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After getting most of the logistics sorted out, I’ve finally been able to get back to working on Field Day. Not a whole lot has been done because I spent most of my time working on logistics but I was able to get a few things done or started. The first thing I did was get rid of the black background for the Sensor Sample activity. We don’t have to keep it this color I was just tired of the black. I made it green because it reminded me of grass and being in the field. The next thing I added was EditTexts for Site, Sector, and Spot like Seshat had. In the data model, we also added a ‘Trip’ column but I didn’t think that there needed to be an option for that on the main screen. I put in option in the Settings page since it’s going to be constant throughout the entire trip. In Seshat, we had an option to select how often the stream to the database. I added that in Field Day as a Radio Group with customized buttons from 1 – 60 seconds. I haven’t done anything with those values yet but the visual and backbone is in place. (You can see these edits in the two pictures below — Sensor Sample on the left and Settings on the right). Ignore the ‘Table name for readings database’ on the Settings page for the time being because I have figured that out yet.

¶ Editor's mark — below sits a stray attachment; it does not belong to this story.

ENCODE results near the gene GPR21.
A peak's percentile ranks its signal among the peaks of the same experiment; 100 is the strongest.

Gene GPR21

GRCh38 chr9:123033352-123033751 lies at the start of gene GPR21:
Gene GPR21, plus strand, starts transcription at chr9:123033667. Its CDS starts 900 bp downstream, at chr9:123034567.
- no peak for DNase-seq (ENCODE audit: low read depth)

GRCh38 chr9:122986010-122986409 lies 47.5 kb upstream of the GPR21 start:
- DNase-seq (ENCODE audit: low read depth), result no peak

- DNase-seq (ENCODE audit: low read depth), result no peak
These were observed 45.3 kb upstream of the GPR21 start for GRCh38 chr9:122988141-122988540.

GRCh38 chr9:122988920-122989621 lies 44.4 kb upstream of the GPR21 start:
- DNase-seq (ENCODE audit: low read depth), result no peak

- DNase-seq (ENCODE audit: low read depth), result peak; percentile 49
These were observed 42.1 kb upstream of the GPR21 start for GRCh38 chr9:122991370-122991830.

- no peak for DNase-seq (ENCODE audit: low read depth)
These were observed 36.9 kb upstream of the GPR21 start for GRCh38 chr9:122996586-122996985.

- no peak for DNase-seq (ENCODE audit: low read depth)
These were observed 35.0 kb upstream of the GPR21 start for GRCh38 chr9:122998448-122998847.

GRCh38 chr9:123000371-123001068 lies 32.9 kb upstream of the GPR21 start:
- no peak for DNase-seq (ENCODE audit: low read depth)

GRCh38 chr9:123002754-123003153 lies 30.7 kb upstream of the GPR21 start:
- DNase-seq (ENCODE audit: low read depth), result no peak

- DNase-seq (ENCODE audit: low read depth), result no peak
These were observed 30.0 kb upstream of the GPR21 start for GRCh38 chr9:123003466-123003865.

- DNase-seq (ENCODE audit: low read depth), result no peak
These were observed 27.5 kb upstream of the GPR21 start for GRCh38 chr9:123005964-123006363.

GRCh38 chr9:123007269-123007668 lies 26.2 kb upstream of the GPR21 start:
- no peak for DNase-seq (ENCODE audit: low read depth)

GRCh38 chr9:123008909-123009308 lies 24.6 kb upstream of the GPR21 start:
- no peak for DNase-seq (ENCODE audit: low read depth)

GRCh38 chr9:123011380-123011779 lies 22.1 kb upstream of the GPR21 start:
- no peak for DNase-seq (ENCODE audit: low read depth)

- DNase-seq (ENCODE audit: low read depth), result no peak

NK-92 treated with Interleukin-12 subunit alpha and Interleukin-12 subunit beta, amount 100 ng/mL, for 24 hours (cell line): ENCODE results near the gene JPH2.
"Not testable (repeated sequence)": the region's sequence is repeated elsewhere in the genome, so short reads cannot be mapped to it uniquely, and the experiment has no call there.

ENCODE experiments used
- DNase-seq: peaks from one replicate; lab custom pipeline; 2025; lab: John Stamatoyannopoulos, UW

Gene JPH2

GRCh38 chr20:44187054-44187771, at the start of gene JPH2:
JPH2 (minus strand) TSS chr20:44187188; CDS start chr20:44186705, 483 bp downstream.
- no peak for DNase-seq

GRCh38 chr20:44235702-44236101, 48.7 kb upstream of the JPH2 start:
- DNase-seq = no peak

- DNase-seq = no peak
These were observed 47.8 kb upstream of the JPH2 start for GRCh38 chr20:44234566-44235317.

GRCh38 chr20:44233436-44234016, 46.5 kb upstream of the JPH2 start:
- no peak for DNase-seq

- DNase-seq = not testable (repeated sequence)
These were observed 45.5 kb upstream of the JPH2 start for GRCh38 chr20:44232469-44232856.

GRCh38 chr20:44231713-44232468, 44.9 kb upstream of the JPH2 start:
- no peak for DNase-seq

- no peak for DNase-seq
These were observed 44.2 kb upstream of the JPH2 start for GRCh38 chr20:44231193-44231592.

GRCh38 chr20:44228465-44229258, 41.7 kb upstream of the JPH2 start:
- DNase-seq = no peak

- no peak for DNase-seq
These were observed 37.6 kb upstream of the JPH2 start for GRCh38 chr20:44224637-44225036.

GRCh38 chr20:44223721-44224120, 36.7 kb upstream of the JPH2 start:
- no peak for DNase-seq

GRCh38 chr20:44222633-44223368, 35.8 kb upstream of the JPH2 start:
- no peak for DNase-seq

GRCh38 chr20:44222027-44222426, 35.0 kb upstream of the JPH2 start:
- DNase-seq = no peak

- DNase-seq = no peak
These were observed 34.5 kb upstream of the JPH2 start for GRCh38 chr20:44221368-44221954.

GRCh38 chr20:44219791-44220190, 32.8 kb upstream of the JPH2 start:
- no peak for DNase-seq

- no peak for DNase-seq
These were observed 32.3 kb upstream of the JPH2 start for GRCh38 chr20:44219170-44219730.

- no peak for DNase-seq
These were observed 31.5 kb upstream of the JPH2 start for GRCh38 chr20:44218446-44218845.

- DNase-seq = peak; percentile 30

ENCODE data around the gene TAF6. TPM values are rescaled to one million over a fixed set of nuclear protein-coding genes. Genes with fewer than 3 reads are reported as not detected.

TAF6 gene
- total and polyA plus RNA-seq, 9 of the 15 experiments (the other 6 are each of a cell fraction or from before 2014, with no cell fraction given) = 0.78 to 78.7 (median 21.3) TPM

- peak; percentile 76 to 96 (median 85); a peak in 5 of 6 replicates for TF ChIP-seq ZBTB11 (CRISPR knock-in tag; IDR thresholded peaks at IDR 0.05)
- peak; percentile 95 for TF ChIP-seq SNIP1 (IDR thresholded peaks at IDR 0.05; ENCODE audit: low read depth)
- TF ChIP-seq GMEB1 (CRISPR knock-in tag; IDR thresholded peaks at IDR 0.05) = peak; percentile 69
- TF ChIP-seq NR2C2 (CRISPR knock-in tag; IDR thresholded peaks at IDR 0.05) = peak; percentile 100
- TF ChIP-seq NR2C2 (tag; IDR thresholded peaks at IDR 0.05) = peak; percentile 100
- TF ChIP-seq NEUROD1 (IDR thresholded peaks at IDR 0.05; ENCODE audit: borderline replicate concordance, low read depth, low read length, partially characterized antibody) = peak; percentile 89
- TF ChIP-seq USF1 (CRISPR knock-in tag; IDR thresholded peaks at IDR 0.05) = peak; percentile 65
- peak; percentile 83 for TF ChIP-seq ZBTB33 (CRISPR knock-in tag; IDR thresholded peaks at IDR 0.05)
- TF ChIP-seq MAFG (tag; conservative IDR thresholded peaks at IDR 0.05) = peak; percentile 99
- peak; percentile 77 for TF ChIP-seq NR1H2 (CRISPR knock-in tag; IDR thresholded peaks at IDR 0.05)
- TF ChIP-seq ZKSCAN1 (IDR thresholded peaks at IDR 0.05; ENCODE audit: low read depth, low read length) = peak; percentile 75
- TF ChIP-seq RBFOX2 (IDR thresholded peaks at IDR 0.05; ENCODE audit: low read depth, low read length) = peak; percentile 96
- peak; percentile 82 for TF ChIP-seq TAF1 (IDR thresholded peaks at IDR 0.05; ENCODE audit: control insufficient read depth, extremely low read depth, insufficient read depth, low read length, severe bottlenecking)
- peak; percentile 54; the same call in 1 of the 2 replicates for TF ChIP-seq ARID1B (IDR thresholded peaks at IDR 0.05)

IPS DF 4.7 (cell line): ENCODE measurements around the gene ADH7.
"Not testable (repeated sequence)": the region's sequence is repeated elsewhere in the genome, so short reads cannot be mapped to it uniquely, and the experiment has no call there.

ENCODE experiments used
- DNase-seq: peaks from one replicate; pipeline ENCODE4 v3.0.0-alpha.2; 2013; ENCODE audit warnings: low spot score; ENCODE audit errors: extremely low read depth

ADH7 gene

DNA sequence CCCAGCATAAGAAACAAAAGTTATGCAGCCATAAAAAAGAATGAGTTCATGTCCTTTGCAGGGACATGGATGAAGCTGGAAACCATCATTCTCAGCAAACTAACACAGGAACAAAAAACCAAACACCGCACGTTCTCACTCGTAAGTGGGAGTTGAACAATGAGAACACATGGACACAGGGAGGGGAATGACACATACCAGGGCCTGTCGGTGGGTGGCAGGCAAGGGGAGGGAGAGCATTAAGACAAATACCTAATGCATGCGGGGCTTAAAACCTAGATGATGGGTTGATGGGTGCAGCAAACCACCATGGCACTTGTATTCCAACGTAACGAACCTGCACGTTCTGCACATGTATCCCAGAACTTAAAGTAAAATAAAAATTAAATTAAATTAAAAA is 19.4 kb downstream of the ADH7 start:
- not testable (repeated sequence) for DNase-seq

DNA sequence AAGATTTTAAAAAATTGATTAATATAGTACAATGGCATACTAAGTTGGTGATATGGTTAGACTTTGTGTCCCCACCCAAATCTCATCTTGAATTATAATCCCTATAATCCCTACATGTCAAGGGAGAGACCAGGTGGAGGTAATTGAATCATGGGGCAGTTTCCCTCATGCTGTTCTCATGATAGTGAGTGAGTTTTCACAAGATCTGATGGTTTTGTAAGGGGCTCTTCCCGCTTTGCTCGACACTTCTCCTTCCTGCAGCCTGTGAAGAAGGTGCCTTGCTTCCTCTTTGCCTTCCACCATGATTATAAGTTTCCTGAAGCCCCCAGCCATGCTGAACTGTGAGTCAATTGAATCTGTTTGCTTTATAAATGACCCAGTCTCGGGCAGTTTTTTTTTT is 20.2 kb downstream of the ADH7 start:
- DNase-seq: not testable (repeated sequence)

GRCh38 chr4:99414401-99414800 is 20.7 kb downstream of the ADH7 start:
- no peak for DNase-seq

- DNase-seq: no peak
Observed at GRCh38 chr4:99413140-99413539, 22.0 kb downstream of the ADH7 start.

More logistics